Dave Shipman has been named administrator of the U.S. Department of Agriculture’s Agricultural Marketing Service.
Prior to his appointment, Shipman was acting administrator for AMS following the July 2011 departure of Rayne Pegg. She left and became manager of the California Farm Bureau Federation’s National Affairs and Research Division.
Pegg said Shipman will do an outstanding job as administrator.
“There is no one better for that job than Dave Shipman,” he said. Pegg said Shipman brings thoughtfulness, a steady hand, and experience in leadership to the position. “This is long overdue.”
At USDA since 1976, Shipman was named associate administrator of AMS in 2008. From 1994 until 2008, he was the deputy administrator for USDA’s Grain Inspection, Packers and Stockyards Administration.
As the leader of an agency primarily funded by user fees, Shipman has been responsive to fresh produce industry needs, said Tom O’Brien, Washington, D.C., representative for the Newark, Del.-based Produce Marketing Association. Shipman has been the senior career person at AMS and has a background in grain inspection programs that are similar to AMS programs, O’Brien said.
Shipman will do a great job for the USDA and the industry, Robert Guenther, senior vice president of public policy for the Washington, D.C.-based United Fresh Produce Association said in a statement. “We look forward to working with Dave on a number of key issues and programs that AMS provides the produce industry," he said.
USDA-AMS establishes quality standards and delivers grading services, oversees the federal market news program and directs operation of industry-funded research and promotion programs. The agency also purchases more than a billion dollars of agricultural products every year for the school lunch program and other food assistance programs, according to a USDA news release. In support of this procurement program, Shipman has managed development of a multiple agency Web-based supply chain management system, according to the release.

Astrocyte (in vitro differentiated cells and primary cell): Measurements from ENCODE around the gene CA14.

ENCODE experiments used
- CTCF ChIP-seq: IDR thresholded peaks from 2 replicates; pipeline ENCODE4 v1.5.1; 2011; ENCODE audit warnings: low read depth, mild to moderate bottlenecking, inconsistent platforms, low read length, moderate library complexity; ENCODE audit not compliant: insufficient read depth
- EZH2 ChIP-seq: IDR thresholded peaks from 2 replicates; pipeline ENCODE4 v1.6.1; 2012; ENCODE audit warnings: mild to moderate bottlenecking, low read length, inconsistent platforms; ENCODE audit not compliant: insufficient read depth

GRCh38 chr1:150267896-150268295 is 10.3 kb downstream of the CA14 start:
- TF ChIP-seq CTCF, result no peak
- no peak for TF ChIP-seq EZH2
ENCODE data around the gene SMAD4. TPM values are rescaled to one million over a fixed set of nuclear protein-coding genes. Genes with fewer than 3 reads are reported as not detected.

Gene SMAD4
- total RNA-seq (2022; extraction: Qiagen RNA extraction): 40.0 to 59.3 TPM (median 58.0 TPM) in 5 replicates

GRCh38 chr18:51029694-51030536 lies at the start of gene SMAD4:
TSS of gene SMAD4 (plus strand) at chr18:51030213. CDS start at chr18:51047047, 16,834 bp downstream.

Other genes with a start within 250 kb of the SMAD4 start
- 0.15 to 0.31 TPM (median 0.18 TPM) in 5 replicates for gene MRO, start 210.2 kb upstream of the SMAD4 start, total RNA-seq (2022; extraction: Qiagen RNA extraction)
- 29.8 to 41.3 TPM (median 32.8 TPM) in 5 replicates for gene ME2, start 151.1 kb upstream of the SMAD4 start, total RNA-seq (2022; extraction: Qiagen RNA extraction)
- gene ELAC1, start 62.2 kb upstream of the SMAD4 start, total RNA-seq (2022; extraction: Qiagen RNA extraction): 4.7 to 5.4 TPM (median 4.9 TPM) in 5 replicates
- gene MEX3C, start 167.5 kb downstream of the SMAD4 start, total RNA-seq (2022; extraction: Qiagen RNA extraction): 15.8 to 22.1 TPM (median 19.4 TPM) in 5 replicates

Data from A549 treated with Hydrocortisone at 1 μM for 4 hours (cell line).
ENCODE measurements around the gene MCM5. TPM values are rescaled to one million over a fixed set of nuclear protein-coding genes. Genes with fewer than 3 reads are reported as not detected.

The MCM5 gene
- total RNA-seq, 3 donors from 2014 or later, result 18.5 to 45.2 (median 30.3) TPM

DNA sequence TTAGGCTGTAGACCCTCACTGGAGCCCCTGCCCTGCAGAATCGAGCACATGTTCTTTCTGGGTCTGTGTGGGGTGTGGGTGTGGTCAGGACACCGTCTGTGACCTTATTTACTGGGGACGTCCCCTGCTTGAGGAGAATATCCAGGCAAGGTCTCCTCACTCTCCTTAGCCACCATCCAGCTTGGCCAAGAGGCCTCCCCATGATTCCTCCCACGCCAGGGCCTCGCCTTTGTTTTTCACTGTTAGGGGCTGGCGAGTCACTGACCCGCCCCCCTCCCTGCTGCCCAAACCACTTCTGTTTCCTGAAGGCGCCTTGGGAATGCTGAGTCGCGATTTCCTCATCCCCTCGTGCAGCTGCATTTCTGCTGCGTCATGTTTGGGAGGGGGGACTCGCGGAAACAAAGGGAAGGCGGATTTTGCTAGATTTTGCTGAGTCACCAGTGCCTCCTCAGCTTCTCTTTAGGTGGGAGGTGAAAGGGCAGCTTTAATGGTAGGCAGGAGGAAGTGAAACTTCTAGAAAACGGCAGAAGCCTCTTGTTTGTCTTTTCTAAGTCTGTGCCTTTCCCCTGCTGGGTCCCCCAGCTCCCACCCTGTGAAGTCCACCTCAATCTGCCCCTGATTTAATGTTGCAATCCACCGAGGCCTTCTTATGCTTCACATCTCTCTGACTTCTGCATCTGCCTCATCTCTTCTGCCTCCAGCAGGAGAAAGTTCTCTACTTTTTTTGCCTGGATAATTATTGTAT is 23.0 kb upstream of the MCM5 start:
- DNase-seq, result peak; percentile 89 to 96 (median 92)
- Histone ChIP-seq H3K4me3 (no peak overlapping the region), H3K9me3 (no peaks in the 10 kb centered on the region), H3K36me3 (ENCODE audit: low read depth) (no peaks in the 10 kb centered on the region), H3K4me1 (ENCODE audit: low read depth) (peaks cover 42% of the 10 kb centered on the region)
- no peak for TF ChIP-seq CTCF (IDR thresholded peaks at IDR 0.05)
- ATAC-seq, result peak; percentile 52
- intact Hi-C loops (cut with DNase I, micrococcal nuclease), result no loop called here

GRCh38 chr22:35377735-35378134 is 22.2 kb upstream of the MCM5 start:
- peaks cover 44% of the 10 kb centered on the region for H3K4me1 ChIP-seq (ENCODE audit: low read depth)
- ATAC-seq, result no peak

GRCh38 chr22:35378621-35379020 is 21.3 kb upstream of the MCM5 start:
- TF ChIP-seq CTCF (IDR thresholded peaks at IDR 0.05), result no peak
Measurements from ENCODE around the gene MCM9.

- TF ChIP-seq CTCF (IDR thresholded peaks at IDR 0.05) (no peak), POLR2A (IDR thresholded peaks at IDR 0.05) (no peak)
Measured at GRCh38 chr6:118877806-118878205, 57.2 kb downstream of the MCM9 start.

He has also directed implementation of several 2008 farm bill provisions, including the country of origin labeling audit program and new grant programs to support organic agriculture and specialty crops, according to the agency.
Bob Keeney, deputy administrator of AMS, has been the “go to” person for the fresh produce industry at AMS, said Nancy Foster, president of the U.S. Apple Association, Vienna, Va. While Keeney is expected to continue in his role, Foster said Shipman will become much more familiar with the apple industry.
“In his role, we will be working to ensure that (Shipman) fully understands the apple industry and apple products since his agency purchases a lot of apples and apple products,” she said.